It’s a simple procedure. Start at the top of the page
to the far left with whatever spurs your interest.
There’s so much left to chance then. Go right
and down, working the pen meticulously across
blue lines until you have enough for a skipped
line, a break. Now you’ve completed a first stanza
and are well on your way to an undislodged destination.
But you have to throw in something concrete, specific,
and in addition, even better, something quite beautiful
in its own strange way – a pileated woodpecker
with a beak shaped like a popsicle sucked dry
by a strain of sugar-thirsty Papalonian tick-mites.
This gives you credibility and a corpuscular node
of creative license which you may need to show
as identification to those on guard at the next
wine and cheese gathering of local word-rangers
(as opposed to word-arrangers who are cheap
facsimiles best left in the slimy culverts found under
the road to poetic fame and imaginary fortune).
By this time you, in your wild-west-show creativity,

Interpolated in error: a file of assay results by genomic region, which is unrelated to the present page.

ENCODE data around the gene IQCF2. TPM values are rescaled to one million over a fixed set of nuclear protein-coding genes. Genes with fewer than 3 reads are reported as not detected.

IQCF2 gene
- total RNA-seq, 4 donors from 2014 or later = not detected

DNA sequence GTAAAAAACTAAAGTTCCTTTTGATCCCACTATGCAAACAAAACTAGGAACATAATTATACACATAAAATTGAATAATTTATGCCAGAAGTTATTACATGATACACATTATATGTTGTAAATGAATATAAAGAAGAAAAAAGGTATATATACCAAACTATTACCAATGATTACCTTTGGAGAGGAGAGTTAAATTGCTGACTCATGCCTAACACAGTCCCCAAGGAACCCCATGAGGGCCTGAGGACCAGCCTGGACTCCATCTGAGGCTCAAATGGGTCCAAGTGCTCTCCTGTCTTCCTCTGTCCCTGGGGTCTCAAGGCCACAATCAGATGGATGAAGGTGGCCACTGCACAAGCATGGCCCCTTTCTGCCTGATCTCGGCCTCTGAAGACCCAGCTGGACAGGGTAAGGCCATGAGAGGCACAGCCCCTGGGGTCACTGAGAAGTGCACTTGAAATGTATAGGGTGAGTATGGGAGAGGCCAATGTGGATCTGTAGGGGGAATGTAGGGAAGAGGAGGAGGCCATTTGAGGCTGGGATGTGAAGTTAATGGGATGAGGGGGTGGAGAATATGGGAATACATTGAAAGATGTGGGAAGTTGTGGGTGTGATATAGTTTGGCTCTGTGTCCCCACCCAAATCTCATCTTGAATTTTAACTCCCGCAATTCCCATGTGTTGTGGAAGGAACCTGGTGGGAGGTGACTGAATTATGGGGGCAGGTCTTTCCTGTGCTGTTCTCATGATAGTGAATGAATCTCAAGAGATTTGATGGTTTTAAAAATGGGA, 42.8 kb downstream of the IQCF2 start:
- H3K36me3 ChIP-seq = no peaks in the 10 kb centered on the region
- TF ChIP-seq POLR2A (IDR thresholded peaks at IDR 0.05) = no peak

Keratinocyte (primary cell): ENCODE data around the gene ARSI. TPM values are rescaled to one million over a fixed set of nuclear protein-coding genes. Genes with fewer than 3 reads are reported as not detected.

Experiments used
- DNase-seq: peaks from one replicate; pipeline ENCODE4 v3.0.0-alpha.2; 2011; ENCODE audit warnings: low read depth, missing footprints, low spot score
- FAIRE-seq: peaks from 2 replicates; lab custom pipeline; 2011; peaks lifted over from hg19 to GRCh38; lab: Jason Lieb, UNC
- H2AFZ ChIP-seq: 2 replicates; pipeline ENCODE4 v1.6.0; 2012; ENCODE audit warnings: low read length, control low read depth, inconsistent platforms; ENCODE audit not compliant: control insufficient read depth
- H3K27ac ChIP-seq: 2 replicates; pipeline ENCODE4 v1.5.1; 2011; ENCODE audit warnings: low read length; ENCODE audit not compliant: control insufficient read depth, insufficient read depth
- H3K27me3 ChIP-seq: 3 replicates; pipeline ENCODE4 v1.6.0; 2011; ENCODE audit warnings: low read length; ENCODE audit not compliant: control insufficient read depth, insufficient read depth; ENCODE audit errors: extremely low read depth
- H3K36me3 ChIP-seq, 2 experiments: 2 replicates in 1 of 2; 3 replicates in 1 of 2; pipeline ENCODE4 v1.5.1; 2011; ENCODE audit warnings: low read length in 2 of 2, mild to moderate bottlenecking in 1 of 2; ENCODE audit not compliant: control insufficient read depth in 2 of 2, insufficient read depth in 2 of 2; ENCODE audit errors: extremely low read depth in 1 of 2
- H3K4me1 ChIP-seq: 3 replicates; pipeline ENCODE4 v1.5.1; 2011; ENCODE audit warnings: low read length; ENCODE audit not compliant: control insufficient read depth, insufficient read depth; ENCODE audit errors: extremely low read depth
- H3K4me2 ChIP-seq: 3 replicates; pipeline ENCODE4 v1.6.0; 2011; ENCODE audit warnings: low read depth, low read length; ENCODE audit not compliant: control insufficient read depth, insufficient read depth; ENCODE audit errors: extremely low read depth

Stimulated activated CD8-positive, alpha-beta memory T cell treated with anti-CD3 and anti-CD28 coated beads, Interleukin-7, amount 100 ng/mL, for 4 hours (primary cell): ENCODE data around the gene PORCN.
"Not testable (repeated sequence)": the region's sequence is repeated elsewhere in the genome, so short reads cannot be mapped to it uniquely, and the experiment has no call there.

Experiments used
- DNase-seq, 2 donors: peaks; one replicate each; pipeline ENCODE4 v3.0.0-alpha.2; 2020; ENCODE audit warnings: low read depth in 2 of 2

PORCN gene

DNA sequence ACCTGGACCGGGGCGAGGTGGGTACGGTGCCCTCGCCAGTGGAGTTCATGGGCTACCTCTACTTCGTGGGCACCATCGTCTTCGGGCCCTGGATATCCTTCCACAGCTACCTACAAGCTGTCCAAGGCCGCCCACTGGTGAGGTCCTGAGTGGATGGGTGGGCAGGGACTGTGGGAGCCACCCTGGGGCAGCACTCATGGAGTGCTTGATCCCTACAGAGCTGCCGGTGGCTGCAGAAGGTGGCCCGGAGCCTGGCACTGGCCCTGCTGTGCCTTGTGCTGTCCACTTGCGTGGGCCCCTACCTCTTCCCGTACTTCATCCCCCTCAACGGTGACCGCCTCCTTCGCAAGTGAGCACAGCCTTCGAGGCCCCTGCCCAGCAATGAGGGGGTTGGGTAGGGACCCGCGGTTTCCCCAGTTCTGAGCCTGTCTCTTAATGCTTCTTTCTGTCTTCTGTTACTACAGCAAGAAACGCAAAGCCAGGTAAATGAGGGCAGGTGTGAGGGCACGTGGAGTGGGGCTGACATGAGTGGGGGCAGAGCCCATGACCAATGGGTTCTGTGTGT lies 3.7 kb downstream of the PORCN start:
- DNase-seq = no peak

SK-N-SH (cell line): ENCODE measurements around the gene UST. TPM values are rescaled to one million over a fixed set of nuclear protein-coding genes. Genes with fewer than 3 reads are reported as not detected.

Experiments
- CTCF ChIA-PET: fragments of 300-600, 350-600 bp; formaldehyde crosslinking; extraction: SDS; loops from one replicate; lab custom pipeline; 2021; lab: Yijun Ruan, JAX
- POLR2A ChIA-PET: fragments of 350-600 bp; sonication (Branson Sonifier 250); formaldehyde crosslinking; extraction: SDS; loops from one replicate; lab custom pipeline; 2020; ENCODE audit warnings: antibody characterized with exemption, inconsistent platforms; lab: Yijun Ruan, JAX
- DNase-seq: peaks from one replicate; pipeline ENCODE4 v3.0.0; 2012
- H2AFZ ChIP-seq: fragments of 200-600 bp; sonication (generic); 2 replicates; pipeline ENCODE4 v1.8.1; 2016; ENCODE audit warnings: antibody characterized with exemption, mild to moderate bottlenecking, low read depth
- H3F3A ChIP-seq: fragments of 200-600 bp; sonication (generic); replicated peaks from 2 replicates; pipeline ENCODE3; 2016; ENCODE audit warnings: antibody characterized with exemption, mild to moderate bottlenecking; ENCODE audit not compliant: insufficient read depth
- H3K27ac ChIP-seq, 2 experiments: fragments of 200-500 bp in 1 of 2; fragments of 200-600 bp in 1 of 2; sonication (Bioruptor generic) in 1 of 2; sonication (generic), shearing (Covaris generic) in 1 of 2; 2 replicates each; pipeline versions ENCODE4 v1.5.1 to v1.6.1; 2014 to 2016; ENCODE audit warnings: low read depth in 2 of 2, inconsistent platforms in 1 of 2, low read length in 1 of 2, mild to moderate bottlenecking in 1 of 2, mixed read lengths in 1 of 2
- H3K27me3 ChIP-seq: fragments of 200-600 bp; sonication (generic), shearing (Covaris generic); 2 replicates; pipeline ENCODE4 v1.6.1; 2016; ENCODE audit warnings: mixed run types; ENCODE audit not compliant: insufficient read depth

should have four or five stanzas and be approaching
the bottom of the page. So start to wrap it up
with a lasso of linguistic color-coded rope
twined from your own phantasmagorical words.
Leave the reader goggle-eyed as a new-roped calf
struggling in the shadow of a grotesque oak
while delusional lumberjacks with blue chain-saws
and rusted timber-pikes attempt to fine-prune
techniques for your first outdoor poetry reading,
with megaphone, placards, cheerleaders and everything.
Recently retired from the insurance claims business Steve Roberts resides on eight acres of Hoosier soil, pretending it to be wilderness. He spends more time now pondering trees, envying birds, playing with grandchildren, not necessarily in that order. He has recently had poems published or accepted in Steam Ticket, Slant, Passager, Timber Creek Review, and Ellipsis. He continues to write as if the world doesn't depend on it.